Chromium is also known as glucose tolerance factor. It is an essential micronutrient linked to the regulation of many processes in the human body including blood glucose balance.
I have been using chromium supplements in my protocols for regulating blood glucose levels and reducing binge eating with a great success. In this article we are going to get the facts on chromium and discover how it affects glucose metabolism and overall health.
Get the facts on chromium
Chromium is an essential micronutrient, which means it is needed daily by the body but in only tiny amounts. Chromium in the form of chromium chloride can be found in whole grains, broccoli, mushrooms, green beans, tomato, chicken and seafood. Another great source is brewer’s yeast.
Chromium is very poorly absorbed from the intestinal tract to the circulation. Only about 0.5-2.5% of the amount consumed is absorbed. Vitamin C and the B vitamin niacin enhance its absorption.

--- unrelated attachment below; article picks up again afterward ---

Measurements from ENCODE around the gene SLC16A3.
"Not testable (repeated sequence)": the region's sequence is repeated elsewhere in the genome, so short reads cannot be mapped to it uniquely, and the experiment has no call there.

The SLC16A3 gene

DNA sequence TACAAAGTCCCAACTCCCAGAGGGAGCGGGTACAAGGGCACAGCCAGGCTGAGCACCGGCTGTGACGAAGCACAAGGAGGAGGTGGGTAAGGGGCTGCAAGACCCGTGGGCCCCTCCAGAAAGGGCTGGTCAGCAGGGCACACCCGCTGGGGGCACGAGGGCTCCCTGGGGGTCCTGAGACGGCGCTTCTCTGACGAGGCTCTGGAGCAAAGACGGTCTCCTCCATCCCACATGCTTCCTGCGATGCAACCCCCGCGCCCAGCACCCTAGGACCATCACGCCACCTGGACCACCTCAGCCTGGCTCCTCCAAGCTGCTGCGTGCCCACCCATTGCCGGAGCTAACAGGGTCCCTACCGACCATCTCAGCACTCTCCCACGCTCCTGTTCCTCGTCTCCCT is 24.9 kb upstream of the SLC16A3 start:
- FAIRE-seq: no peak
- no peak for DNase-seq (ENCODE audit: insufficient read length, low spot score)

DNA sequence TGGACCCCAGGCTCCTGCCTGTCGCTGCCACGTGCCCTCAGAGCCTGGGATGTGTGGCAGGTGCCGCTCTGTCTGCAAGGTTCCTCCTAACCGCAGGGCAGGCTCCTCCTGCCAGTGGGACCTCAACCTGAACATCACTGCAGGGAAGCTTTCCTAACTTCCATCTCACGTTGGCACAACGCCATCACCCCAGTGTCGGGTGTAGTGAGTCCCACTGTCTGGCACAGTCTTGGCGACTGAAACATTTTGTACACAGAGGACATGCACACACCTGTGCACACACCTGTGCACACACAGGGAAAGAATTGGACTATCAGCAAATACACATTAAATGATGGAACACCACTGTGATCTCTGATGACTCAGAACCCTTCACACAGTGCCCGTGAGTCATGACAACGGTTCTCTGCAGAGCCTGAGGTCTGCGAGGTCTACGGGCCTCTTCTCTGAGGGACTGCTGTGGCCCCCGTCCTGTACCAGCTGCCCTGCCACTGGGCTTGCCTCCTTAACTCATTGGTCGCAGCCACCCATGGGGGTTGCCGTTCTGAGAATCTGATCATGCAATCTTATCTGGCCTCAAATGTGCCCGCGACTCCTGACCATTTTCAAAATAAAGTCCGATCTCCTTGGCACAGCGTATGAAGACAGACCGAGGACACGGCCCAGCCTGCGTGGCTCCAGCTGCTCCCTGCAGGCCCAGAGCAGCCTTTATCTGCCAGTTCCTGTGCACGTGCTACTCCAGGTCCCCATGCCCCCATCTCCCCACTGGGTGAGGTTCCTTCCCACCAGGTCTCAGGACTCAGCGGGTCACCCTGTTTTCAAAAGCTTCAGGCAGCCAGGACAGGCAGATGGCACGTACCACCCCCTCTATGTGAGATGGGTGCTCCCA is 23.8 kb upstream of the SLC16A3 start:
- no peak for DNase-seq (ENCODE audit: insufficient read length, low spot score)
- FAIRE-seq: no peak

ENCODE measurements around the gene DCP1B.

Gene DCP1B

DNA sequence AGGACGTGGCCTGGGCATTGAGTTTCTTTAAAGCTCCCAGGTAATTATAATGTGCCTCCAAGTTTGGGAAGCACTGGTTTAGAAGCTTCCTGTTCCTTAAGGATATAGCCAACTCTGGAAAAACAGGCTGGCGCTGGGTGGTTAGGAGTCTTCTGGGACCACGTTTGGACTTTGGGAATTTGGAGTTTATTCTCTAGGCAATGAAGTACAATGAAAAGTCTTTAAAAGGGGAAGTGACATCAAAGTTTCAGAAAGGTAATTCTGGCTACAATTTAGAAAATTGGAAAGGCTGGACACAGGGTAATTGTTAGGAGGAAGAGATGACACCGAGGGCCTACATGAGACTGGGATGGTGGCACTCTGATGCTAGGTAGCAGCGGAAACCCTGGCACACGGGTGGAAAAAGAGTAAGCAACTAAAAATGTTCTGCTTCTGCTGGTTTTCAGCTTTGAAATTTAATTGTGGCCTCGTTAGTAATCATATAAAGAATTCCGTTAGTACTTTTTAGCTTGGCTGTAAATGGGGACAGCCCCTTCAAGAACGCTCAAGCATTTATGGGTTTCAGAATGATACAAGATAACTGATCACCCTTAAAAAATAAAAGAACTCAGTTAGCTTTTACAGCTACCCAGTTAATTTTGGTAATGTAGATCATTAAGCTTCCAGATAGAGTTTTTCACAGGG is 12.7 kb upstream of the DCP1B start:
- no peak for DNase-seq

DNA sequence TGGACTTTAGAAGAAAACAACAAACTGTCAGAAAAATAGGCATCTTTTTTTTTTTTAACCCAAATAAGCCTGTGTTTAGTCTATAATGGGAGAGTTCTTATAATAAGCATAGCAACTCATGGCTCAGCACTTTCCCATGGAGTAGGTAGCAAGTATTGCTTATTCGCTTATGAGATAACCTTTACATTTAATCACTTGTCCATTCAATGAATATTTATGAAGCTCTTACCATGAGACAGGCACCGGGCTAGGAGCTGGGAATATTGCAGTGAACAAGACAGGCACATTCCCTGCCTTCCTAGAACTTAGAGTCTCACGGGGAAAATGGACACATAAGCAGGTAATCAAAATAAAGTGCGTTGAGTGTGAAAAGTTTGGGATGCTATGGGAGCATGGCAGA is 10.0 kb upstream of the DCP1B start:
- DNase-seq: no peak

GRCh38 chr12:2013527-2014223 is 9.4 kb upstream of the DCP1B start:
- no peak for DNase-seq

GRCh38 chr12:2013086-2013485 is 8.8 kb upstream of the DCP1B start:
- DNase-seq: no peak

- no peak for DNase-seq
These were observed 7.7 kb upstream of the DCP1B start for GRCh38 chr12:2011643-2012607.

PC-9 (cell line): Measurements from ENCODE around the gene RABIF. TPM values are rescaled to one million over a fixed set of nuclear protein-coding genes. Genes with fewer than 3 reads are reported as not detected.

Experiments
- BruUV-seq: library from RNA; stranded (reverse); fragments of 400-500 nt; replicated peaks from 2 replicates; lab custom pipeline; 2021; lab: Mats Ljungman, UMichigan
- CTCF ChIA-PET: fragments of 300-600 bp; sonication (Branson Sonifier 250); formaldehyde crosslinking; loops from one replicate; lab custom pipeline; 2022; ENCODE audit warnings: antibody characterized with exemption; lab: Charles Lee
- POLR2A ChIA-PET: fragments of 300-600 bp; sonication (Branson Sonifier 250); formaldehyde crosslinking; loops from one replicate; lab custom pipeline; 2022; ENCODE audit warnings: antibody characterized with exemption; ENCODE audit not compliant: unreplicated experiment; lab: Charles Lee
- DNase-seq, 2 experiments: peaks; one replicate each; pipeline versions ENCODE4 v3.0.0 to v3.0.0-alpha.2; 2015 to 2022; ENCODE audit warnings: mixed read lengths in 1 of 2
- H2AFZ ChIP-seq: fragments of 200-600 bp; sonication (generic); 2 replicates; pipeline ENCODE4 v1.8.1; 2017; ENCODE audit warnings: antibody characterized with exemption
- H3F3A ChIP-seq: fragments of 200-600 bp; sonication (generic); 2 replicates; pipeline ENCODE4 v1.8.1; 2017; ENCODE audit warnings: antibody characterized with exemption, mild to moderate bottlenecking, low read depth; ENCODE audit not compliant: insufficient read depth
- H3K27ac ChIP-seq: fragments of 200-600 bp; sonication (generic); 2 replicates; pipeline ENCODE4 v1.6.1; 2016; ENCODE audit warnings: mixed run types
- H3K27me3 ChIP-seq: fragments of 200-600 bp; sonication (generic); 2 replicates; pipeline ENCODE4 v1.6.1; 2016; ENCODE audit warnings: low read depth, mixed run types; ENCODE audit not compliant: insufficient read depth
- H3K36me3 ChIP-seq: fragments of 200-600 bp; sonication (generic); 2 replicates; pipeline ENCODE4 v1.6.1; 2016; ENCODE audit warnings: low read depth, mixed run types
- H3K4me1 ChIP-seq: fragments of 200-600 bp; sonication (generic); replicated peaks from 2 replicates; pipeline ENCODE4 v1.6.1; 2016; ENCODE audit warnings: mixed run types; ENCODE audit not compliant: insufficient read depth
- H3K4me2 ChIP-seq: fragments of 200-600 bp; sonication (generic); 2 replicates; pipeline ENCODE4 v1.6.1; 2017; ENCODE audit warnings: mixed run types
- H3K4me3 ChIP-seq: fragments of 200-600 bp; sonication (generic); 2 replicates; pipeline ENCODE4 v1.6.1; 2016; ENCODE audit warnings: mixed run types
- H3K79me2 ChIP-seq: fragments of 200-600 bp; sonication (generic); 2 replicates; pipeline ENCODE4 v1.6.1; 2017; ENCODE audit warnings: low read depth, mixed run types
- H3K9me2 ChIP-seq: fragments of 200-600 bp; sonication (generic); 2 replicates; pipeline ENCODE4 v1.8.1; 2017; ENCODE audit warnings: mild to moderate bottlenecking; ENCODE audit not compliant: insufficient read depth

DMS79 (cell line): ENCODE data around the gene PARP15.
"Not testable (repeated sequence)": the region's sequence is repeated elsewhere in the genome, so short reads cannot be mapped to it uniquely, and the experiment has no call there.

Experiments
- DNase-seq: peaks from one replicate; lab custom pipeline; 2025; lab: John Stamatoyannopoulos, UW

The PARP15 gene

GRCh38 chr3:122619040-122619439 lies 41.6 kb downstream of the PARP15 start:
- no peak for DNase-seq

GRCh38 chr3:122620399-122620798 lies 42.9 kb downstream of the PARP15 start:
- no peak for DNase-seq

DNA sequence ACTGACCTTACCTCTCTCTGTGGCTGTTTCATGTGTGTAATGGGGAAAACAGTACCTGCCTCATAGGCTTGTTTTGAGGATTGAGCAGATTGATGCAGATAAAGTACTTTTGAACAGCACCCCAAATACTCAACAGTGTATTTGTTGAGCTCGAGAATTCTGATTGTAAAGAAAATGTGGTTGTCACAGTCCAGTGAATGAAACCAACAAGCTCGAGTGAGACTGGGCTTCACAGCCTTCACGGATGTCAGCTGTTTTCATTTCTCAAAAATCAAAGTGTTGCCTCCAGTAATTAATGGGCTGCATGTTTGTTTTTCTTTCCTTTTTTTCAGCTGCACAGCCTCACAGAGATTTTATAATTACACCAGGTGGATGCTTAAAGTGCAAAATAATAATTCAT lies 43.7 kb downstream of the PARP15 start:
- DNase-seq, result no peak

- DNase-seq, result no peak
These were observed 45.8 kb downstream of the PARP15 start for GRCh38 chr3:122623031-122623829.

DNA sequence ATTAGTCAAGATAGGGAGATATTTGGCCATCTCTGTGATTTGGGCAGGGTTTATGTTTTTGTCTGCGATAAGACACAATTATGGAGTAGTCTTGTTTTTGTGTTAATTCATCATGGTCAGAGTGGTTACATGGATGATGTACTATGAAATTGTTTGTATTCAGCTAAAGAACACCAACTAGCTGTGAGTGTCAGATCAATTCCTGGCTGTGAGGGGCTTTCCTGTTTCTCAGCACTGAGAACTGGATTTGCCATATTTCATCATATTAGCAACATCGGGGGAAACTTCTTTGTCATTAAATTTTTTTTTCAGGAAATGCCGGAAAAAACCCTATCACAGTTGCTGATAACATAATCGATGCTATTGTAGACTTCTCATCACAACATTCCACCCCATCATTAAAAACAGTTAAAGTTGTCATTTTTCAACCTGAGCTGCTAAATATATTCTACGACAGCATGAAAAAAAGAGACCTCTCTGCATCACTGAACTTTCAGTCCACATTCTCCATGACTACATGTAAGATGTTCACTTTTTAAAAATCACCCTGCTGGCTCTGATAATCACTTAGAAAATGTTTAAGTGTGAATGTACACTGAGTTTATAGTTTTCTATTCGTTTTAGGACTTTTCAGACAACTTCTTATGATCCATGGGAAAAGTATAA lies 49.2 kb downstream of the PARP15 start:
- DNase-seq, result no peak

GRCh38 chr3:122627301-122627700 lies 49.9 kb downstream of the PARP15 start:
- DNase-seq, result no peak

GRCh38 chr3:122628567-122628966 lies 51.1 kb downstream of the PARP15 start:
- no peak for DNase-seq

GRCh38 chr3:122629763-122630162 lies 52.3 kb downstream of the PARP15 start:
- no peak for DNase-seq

Diets high in simple sugars can increase chromium excretion and contribute to chromium deficiency. Ironically, in such cases chromium is much more needed, as it has a crucial role in glucose metabolism.
Women need 25 mcg and men 35 mcg of chromium per day.
Glucose Tolerance Factor
Chromium helps to regulate glucose homeostasis by activating insulin receptors thereby increasing insulin sensitivity.
Chromium Food Sources
Chromium is found in common food sources such as: whole grains, broccoli, mushrooms and green beans. Chromium may also come from brewer’s yeast.
Symptoms of chromium deficiency
- Poor blood glucose control
- Elevated circulating insulin leading to inflammation
- Low energy levels, fatigue
- Unregulated appetite, uncontrolled food cravings
- Mood fluctuations, anxiety
- Atherosclerosis leading to increased risk of heart disease
- Impaired growth.
- Yin, Raynold V., and Olivia J. Phung. “Effect of chromium supplementation on glycated hemoglobin and fasting plasma glucose in patients with diabetes mellitus.” Nutrition journal 14, no. 1 (2015): 14.
- Paiva, Ana N., Josivan G. de Lima, Anna CQ de Medeiros, Heverton AO Figueiredo, Raiana L. de Andrade, Marcela AG Ururahy, Adriana A. Rezende, José Brandão-Neto, and Maria das G. Almeida. “Beneficial effects of oral chromium picolinate supplementation on glycemic control in patients with type 2 diabetes: a randomized clinical study.” Journal of Trace Elements in Medicine and Biology 32 (2015): 66-72.
- Oral chromium picolinate impedes hyperglycemia-induced atherosclerosis and inhibits proatherogenic protein TSP-1 expression in STZ-induced type 1 diabetic ApoE-/- mice. Scientific Reports 7, Article number: 45279 (2017)